More than 200 perished in Nigeria Deadly Violence

More than 200 people were killed in violence against farming communities last weekend in Plateau state, central Nigeria, according to a speech by the governor published on Wednesday.
Simon Lalong told President Muhammadu Buhari after a closed-door meeting on Tuesday night that the clashes, blamed on suspected cattle herders, had left "the painful loss of over 200 people".
The grim discovery in the Barikin Ladi area of Plateau state came after days of violence apparently sparked by an attack by ethnic Berom farmers on Fulani herders on Thursday.
The deaths are the latest in a long-running battle for land and resources that is putting President Muhammadu Buhari under pressure as elections approach next year.
The violence fuelled by ethnic, religious and political allegiances has killed thousands over several decades.
Analysts believe it could become Nigeria's biggest security concern, eclipsing Boko Haram's Islamist insurgency that has left at least 20,000 dead since 2009.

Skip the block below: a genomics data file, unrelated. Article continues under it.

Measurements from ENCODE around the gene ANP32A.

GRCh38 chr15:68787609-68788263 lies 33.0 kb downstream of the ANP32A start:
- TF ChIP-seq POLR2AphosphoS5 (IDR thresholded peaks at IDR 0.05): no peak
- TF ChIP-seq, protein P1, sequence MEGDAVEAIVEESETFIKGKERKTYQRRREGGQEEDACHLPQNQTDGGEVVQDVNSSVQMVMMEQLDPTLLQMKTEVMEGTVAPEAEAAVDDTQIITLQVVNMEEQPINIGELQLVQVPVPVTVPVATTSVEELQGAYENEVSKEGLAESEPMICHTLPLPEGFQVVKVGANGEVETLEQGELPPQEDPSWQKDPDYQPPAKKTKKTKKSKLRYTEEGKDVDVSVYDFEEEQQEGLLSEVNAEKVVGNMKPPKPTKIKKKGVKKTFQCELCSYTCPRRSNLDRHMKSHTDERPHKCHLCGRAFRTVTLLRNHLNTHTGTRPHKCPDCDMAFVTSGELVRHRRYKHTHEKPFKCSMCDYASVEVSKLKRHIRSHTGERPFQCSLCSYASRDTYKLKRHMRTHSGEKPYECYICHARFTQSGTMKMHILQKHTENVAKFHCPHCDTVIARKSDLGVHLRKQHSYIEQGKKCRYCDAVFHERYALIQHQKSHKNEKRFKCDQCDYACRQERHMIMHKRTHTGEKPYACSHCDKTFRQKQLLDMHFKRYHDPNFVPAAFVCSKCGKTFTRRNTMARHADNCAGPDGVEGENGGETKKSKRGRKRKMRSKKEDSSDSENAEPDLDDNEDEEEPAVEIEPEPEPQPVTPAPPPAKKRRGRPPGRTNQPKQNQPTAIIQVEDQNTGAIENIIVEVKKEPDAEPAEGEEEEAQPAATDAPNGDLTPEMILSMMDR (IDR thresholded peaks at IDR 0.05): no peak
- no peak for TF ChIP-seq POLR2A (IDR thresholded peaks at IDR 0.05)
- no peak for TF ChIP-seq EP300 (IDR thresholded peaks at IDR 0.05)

Buhari's office said he "appeals for calm and assures that no efforts will be spared" to bring those responsible to justice and prevent further attacks.
"The grievous loss of lives and property arising from the killings in Plateau today is painful and regrettable," he added.
Curfew imposed
The Plateau state government said it had imposed restrictions on movements in the Riyom, Barikin Ladi and Jos South areas "to avert a breakdown of law and order".
"The curfew takes effect immediately... and movement is restricted from 6:00 pm to 6:00 am, except (for) those on essential duties," spokesman Rufus Bature said.
On Sunday, ethnic Berom youths set up barricades on the Jos-Abuja highway and attacked motorists who looked "Fulani and Muslim", according to those who escaped the violence.
Plateau state police spokesman Tyopev Terna and Major Adam Umar, from the military taskforce in the state capital, Jos, confirmed the blockade and vandalism to several cars.
AFP

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